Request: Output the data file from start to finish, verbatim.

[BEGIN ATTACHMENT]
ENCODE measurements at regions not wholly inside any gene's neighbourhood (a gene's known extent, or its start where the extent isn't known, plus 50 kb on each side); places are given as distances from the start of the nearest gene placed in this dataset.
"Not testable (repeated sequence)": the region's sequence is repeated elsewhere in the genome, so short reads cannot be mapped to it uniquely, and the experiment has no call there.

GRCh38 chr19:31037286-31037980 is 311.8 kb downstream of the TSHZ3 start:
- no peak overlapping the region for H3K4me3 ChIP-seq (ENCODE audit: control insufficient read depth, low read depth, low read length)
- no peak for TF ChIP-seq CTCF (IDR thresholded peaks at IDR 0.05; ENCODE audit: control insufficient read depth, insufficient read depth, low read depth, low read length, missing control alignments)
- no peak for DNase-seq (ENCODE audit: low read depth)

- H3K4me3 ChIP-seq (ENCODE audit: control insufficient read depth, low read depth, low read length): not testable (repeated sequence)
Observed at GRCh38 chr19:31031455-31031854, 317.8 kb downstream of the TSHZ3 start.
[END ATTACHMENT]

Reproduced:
ENCODE measurements at regions not wholly inside any gene's neighbourhood (a gene's known extent, or its start where the extent isn't known, plus 50 kb on each side); places are given as distances from the start of the nearest gene placed in this dataset.
"Not testable (repeated sequence)": the region's sequence is repeated elsewhere in the genome, so short reads cannot be mapped to it uniquely, and the experiment has no call there.

GRCh38 chr19:31037286-31037980 is 311.8 kb downstream of the TSHZ3 start:
- no peak overlapping the region for H3K4me3 ChIP-seq (ENCODE audit: control insufficient read depth, low read depth, low read length)
- no peak for TF ChIP-seq CTCF (IDR thresholded peaks at IDR 0.05; ENCODE audit: control insufficient read depth, insufficient read depth, low read depth, low read length, missing control alignments)
- no peak for DNase-seq (ENCODE audit: low read depth)

- H3K4me3 ChIP-seq (ENCODE audit: control insufficient read depth, low read depth, low read length): not testable (repeated sequence)
Observed at GRCh38 chr19:31031455-31031854, 317.8 kb downstream of the TSHZ3 start.